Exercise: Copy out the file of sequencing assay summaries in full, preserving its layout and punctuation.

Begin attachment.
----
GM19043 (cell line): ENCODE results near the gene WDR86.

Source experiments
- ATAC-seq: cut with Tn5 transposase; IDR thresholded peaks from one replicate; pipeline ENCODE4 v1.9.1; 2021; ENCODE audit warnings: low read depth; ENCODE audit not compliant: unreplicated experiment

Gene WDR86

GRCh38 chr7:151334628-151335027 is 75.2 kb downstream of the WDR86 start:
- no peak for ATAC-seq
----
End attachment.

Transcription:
GM19043 (cell line): ENCODE results near the gene WDR86.

Source experiments
- ATAC-seq: cut with Tn5 transposase; IDR thresholded peaks from one replicate; pipeline ENCODE4 v1.9.1; 2021; ENCODE audit warnings: low read depth; ENCODE audit not compliant: unreplicated experiment

Gene WDR86

GRCh38 chr7:151334628-151335027 is 75.2 kb downstream of the WDR86 start:
- no peak for ATAC-seq